• Shelley says:

    I would consider myself as not having any best friends. I had many in high school …but they have moved, or have big families, work and don’t have time for friends. I had a small group of four really tight friends back then…then a dozen or more, we were always doing things together.

    Fast forward 20 years, and I’ve noticed that I don’t pick friends, or have friends like I use to.

    Now, my friends are co-workers, and they aren’t a bunch of cliquish females.

    They are of all ages, genders, color, ECT…and I don’t spend hours on the phone or hanging out, since everyone has responsibilities and work.

    I’m independent, and I’m not a teenager anymore…so if I get lonely…I find something to do.

    I have 2 friends from work, that occasionally I give shopping or out to eat with. I don’t get too personal, or rely on them for my safety or self esteem…like I did as a kid.

    I thunk feeling lonely is something we did even as kids, and it goes into adulthood…even when you have friends, unless you have learned how to cope and deal with that aspect of yourself.

    The only people I know who still have codependent and reliant relationships on others…is young kids, teens, and the older retired women who have time, and even then…they have healthier boundaries from years of experience of being alone.

    The friends in my age group 30-55, are busy with kids, work, ECT…they don’t have time to pal around and keep me happy…we connect if our kids play the same day, we work the same shift, go to the same events, ECT.

    I think the older I get, I will have closer bonds with other retired or older friends who are in the same boat as me, and have time.

    The only people I know who have time for those friendships in my age groups…are alcoholics and singles…and they are still lonely.

    Loneliness is how you feel…you learn to transform that feeling into more productive things…and grow.

    I can spend a night out with friends now, and I’m good for several months, or longer.

    I don’t feel a reliance on, or insecure if I don’t have friends.

    I can talk to my neighbor, boss, son, grandmother, co-workers, cashier, elderly men and women from church, have lunch with younger men and women…you name it…and consider them all friends.

  • Dana says:

    It’s very annoying when people say “I have no friends” and yet they have like two or three. I don’t have ANY. 0. Be grateful for those few that you have.

  • Lean says:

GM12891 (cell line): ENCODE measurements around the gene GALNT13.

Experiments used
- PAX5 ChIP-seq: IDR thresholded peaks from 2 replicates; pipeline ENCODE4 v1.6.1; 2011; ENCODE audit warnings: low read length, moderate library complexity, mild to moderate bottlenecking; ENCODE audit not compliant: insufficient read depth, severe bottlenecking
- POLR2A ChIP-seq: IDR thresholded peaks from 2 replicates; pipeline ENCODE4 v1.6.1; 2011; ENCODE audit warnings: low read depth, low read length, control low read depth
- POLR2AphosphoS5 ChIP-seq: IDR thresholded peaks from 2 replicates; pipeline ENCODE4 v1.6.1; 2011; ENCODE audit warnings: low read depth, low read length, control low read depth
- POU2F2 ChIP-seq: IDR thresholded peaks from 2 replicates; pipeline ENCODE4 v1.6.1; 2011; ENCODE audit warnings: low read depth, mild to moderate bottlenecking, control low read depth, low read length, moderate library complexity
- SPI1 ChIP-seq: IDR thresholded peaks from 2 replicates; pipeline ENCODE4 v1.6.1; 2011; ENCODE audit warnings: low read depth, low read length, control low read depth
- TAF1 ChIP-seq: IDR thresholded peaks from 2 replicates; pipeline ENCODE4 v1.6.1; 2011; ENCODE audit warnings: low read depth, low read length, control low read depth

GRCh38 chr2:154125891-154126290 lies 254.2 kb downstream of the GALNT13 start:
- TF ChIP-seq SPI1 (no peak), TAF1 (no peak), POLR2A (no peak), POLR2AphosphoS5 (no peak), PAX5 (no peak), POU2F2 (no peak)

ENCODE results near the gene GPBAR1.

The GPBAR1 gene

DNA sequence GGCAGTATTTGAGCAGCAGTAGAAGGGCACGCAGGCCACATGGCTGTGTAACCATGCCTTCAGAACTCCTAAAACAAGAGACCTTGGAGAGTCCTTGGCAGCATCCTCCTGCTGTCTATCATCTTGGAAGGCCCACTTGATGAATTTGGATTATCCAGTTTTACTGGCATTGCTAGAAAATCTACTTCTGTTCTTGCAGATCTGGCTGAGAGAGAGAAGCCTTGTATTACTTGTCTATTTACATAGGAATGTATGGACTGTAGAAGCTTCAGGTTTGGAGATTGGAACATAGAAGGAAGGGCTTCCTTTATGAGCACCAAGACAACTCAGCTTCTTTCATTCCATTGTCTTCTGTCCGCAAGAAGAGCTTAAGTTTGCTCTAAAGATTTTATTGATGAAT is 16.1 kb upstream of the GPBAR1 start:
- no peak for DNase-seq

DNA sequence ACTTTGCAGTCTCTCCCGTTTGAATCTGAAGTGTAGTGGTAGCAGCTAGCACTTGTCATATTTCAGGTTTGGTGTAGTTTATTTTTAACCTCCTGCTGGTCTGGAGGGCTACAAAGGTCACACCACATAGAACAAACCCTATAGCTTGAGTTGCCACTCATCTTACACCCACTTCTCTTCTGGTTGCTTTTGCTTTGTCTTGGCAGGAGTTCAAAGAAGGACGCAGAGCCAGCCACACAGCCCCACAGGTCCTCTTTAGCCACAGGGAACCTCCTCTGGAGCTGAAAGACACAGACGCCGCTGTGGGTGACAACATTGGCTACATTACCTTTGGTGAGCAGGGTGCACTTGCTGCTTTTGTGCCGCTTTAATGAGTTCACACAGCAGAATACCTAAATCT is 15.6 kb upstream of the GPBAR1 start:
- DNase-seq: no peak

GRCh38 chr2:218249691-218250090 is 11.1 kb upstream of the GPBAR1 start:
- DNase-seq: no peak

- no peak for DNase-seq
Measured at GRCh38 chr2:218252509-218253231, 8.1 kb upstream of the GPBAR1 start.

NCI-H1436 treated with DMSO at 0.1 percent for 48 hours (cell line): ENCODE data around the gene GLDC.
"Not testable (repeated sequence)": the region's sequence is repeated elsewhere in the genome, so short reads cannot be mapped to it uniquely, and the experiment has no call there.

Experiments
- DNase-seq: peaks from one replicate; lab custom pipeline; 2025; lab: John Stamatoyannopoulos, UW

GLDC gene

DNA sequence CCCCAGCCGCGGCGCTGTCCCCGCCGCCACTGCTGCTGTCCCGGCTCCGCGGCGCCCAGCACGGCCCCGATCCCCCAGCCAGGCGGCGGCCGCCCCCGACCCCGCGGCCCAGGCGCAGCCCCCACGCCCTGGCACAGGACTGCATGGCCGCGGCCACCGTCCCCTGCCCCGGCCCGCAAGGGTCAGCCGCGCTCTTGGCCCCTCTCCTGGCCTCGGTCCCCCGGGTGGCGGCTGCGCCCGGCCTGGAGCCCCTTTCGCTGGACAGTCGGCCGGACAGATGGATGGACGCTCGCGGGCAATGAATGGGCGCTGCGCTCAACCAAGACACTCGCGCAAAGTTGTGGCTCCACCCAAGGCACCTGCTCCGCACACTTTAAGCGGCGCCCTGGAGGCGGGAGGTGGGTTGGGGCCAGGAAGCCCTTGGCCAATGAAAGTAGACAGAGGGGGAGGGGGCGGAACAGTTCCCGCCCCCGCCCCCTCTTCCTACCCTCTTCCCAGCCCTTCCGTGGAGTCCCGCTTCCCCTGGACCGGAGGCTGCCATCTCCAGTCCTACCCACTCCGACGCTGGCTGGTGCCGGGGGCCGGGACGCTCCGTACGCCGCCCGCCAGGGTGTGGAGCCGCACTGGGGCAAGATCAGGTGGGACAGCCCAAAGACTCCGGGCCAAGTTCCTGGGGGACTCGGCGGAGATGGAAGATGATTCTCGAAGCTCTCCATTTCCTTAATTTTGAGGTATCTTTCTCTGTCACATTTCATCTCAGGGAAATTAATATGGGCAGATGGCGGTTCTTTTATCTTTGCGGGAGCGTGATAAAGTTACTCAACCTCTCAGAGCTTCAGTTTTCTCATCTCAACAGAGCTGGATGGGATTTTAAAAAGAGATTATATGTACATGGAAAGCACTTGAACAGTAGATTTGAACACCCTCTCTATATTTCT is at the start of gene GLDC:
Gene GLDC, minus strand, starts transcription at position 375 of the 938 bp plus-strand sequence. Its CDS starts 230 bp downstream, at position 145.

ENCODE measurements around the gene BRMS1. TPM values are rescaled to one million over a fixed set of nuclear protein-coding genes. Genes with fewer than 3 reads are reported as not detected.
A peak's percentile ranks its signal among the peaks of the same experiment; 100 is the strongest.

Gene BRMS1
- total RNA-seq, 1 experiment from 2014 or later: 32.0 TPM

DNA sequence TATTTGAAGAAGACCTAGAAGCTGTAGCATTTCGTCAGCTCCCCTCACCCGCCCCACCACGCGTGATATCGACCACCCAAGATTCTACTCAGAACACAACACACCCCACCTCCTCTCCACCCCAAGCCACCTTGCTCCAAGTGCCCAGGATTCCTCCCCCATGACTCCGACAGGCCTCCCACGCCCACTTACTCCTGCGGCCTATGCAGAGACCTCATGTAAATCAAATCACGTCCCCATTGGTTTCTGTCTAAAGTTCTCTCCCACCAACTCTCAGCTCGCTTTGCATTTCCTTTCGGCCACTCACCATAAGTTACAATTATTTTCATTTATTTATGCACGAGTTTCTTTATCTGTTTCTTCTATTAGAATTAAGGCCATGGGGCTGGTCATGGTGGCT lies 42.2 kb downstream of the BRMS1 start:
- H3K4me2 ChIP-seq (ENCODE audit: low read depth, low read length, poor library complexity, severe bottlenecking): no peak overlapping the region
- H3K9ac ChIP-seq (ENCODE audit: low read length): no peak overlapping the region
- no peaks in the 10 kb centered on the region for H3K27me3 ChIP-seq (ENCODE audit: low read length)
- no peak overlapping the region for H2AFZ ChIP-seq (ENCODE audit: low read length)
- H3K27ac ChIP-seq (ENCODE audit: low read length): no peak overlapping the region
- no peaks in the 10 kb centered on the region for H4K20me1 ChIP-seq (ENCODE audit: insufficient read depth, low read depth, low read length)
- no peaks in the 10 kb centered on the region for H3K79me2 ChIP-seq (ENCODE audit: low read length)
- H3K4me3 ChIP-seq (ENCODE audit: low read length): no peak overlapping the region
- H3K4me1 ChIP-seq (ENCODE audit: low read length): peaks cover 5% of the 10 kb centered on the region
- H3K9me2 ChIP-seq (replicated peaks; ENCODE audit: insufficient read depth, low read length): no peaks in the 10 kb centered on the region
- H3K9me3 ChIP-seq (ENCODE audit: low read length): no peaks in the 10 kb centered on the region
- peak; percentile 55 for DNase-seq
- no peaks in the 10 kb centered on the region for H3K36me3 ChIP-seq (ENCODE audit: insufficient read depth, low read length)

I know people I could call from school days. The only thing is I don’t think they really like me bc they always seem to be trying to compete with me. If something good happens for me, they seem upset. That seems a telltale sign of someone who isn’t your friend. Some people aren’t like that it’s just if I don’t do everything in the relationship they never reach out, not so much as a text how are you? Like for years. So they aren’t really my friends either. Others if I mention one difficulty in my life they’ve gotta get going, and I start to realize thru one clue or another that they were trying to use me but realized I wasn’t doing so great. So basically I had a lotta people I thought were my friends but they weren’t once I came to my senses. Do I wish I had spent my 20s in more equitable relationships where I wasn’t always giving, assuming they would do the same if I needed an ear, or always rationalizing their signs of competitiveness or disrespect? Yea. Honestly, it’s hard to have a huge chest and a pretty face. It seems weird to complain about, but women don’t want me around too much, and men just wanted to use me. I feel like if I looked more average and wasn’t so tall etc..women would want me around more. I dunno. I really don’t. I always tried to be a really good friend and I think a lot of people liked that, they just didn’t have any intention of reciprocating it, and I guess for a long time I didn’t really put it to the test. Hard too when you think people are lying to u or talking behind your back. I’ve learned to stop ignoring hunches. I just wonder if I could chosen my friends better. At least I have my little family, my partner and our kid. My parents and sister turned out to just be the worst people as I grew older. My sister literally stole my social security and started buying phones etc. Almost ruined my credit score. I had to file a police report to get the phone company to leave me alone. Then I finally realized it was her, but my mother manipulated me into dropping it. My father and mother were incredibly bad parents from teens on. My father wanted me to be a violinist, once I decided I wanted to be a visual artist he completely lost interest in me, and even discouraged me from finishing college, all this even though he doesn’t even play an instrument. That’s the thing. I’ve had not such great luck with friends but just terrible luck with family. Doesn’t help being biracial either, not fitting into both groups.